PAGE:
Below is a link to a sermon I preached at 2 churches on 6/17/2018. It is on the 1 Samuel 16 passage where David is chosen and anointed. Below that is a transcript if you’d rather read it. Something I feel odd about when preaching (as opposed to writing papers and such) is not having a bibliography! I sort of feel like I should type up a bibliography to give the audience when I preach – to give proper credit. I carefully study the passage myself and peruse many sources to get ideas and stimulate my thinking.
There was recently a royal wedding and even if British royalty does not overly interest you, it was hard to ignore the news coverage. The wedding was a unique situation because of the bride, Meghan Markle. A bi-racial American and a descendant of slaves married into British royalty and now has the title of Duchess. Imagine going back in time and telling Meghan’s 3 or 4 great grandmothers in the 1800’s, who were slaves or newly emancipated,that their great granddaughter in the 21st century would marry British royalty and be a Duchess. I don’t think they’d believe you. Or if you told Meghan herself when she was 15 or 16 yrs old that she’d marry British royalty one day, I don’t think she would have believed you either.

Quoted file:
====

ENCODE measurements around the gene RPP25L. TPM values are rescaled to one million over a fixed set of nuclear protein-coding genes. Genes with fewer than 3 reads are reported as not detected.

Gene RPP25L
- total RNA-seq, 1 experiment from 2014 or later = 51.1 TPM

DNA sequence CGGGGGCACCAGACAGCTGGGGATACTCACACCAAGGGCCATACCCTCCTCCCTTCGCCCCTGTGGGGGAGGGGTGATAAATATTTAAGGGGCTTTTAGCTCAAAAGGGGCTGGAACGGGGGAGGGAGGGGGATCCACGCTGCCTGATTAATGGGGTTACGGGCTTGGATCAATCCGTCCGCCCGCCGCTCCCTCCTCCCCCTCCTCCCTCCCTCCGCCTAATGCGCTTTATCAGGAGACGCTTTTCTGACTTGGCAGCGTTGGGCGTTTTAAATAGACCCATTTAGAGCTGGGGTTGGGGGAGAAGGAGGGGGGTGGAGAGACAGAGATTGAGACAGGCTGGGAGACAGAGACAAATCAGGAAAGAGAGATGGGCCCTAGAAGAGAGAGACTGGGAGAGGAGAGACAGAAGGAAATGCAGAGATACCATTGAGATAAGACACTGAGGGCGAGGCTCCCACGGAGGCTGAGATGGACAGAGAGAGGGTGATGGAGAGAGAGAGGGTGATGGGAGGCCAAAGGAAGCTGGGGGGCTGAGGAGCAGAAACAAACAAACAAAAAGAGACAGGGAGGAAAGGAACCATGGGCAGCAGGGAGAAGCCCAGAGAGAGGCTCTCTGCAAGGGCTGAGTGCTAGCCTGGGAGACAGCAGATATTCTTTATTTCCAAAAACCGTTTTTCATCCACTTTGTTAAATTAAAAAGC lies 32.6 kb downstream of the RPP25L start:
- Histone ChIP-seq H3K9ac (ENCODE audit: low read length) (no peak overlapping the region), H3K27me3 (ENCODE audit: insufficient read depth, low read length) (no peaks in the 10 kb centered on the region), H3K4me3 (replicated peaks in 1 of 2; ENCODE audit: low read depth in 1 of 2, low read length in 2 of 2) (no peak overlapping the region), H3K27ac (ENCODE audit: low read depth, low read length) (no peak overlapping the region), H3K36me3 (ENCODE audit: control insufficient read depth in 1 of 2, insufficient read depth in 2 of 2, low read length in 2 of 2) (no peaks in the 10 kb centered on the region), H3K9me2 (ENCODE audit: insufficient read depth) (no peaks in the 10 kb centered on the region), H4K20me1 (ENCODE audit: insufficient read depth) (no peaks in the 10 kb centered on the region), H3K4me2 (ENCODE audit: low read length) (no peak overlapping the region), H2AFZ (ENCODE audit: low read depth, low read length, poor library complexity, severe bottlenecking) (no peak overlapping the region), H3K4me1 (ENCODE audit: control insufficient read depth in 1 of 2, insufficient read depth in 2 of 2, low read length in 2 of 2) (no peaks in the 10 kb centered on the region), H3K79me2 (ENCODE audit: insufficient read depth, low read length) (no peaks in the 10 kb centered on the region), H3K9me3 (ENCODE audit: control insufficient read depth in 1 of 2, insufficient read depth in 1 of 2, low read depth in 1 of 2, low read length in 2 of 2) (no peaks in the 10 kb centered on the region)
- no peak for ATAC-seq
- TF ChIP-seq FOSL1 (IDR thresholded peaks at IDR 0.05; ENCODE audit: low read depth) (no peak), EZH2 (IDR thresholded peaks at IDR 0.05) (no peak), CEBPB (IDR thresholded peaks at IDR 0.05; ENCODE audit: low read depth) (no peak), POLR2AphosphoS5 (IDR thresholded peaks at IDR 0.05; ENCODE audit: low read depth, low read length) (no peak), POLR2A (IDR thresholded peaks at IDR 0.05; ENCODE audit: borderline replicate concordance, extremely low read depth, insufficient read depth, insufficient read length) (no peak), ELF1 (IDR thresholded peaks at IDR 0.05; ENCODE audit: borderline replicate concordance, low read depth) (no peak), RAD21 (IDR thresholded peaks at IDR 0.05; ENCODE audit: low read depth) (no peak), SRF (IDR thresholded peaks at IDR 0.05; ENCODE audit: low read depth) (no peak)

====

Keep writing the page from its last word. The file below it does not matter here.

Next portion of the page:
This reminded me of some themes in the sermon today. But tuck Meghan Markle in the back of your mind, as we move right into the 1 Samuel 16 passage – which is the anointing of David. David does not become king at this point; rather he is identified as the future king to follow Saul.
At first, we could think of this as just a nice Old Testament story with perhaps some type of “moral of the story” for us. But it is so much more than that!
Few biblical figures are as important in the history of redemption or God’s eternal plan for this world – as David. We know more about David than any other biblical figure.
The name of David is mentioned about 600 times in the Old Testament and about 60 times in the New. Forgive me, I like trivia, but the point is that David is prominent.
Matthew 1 verse 1, the very first verse in our New Testament, states: “This is the genealogy of Jesus the Messiah the son of David, the son of Abraham:”
The very last chapter of our New Testament, Revelation chapter 22, verse 16 states: “I, Jesus, have sent my angel to give you this testimony for the churches. I am the Root and the Offspring of David, and the bright Morning Star.”